Then east along the panhandle coast towards Port St Joe. The road goes right along the water. Susan  though it reminded her of Hiway 61 on the North Shore.  A bit further on to Apalachicola. They call this area Florida’s Big Bend. We stopped for a break under the bridge leading out to the causeway.
These two lane high bridges are white knuckle rides for Susan.  

A long, straight causeway over the bay and then a very long 40 some mile drive towards Perry, FL. It is through flat forest land.  Straight as an arrow.  Borring!  A completely unremarkable overnight in Perry.  But some amazing leftovers for breakfast.

We are in Eastern Daylight Time now.  It doesn’t get light until well after 7 AM!  We got up and got going shortly after.  Highway 27 is a nice 4 land divided highway.  We went for an hour and a half and only saw four other cars headed the same way.  Near Ocala we branched off onto two lane roads through Florida’s horse county.  

Immense places with long fences for each ranch.  Palaces for the owners and even bigger ones for the horses.  It looked like 1/3 of them were for sale.  It was a very nice drive.  Green grass everywhere and it got warmer as we got further south.

We were headed for a county park in Orage County where Orlando is.  We are at Kelly County Park and the north side of Apopka.  What a nice park, 50 amp electric service, water, dump station, 26 site, about 6 other campers here. Oak, pine and palm trees, go figure.  Hiking trails, a pool, a spring fed river that you can swim or tube in.  

The leaves are falling now, it feels like fall except that it was about 80°.
Susan’s cousin Patsy and her husband live in Apopka. We went to their house for an extended chin wag. Their son Tom and his bride to be, Bethany were there too. Tom visited us about 24 years ago and went to Oshkosh with us in the original Home2. He was a big airplane enthusiast at the time. Tom got a personal tour of a Quantas 747 cockpit from the Captain. Somewhere we have a picture of him in the pilot’s seat with an enormous grin.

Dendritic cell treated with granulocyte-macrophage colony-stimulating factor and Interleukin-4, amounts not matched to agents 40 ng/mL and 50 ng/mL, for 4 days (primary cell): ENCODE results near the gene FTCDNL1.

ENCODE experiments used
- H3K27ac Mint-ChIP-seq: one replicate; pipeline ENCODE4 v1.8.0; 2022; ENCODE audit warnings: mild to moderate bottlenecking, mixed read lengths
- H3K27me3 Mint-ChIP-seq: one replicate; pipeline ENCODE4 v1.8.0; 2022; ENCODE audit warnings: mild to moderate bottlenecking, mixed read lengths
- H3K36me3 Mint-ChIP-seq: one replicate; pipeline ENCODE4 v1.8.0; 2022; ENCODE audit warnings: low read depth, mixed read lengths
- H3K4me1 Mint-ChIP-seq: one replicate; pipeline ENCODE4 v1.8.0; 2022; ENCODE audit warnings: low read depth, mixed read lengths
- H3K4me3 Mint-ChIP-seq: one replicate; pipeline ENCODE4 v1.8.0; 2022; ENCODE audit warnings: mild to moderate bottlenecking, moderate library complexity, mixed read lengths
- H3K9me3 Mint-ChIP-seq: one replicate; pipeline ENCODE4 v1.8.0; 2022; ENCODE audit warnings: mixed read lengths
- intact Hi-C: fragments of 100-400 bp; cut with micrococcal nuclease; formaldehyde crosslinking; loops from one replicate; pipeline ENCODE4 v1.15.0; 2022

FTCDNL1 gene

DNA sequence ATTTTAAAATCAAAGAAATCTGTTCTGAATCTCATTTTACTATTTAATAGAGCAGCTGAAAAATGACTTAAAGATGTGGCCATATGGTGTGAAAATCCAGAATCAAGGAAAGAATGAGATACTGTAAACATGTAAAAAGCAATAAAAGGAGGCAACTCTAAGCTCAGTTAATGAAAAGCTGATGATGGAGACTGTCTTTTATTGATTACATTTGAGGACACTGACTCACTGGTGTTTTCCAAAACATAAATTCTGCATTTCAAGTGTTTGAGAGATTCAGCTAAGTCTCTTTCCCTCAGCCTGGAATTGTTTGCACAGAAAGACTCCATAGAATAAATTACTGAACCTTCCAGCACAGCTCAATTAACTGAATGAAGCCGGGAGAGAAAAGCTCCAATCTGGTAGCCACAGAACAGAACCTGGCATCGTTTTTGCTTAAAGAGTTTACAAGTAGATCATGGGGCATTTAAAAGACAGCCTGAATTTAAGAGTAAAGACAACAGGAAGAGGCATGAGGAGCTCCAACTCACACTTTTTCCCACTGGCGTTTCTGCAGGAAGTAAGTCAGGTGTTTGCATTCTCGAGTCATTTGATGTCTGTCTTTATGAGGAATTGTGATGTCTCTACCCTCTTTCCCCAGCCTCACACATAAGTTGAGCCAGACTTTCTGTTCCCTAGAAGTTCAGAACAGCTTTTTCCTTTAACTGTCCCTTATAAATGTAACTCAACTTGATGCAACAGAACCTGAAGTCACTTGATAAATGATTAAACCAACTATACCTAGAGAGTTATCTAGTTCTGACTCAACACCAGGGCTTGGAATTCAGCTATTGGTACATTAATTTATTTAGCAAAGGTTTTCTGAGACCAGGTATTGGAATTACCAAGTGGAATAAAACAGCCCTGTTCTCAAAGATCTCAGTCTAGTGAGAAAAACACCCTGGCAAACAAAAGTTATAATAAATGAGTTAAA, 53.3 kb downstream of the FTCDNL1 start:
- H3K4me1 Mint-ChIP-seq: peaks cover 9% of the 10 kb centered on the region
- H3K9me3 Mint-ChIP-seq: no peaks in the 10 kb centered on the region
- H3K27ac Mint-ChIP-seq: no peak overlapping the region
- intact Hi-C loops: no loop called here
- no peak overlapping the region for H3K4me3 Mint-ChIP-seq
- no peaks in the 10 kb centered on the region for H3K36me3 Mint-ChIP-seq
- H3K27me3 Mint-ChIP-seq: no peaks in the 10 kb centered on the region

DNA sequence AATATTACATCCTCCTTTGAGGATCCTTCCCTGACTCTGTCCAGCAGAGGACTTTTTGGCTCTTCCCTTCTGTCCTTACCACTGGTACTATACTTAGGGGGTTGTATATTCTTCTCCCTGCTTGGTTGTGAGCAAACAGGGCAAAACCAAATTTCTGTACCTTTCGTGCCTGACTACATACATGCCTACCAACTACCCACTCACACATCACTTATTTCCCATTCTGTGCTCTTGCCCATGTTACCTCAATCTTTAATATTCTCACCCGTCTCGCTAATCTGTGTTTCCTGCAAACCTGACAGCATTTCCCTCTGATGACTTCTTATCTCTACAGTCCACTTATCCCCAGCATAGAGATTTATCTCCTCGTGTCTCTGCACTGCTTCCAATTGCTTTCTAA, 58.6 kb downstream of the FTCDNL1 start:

My sister says we need more selfies.

So there you are.
Rain Monday afternoon.  Time for a jigsaw puzzle, read, a nap and a blog post.
Tomorrow we are going to the. Morse Museum (everything Tiffany). And the off to Cape Canaveral.
Everyday is an adventure!
Roger and Susan

Wind and Sun

Friday was another pretty nice day. Although it was a cool 44° overnight the sky was clear and the sun warmed things up in a hurry. We hit just over 14,000 steps on our step counters yesterday so we were a bit slow getting going. When we did we walked up to the intersction of Highway 30-A and the county road to the west of us. Lots of shops there and a really pretty nice old fashioned hardware store. Unlike the one we visited in Panama City Beach this one was very well stocked and staffed. I had to return a nut and bolt I bought earlier this week because it was the wrong size. The new one I got turned out to be the right size but not the fine thread that I needed. I give up. It just goes into the container of nuts, bolts, washers, screws, pins, retaining clips and everything else that has no home. It is nice to be prepared but most of the time I don’t have what I really need so I improvise which is just as good as being prepared.

We checked out several gift type shops, some home decor shops (beach chic), a couple restaurants, a upscale surf shop where they had surf boards, stand up paddle boards and extraordinarily expensive flip flops and other beach essentials. Far more essential than I need.
Susan bought a Panama Jack sun hat at a more normal store. She sort of looks like Indian Jones. Very cool!
We stopped for a Kona Coffee at the Bad Ass Coffee Shop. There was some claim linking donkeys and coffee in Hawaii for their name. Not too sure about that but I never spent much time on the Big Island checking out the donkeys.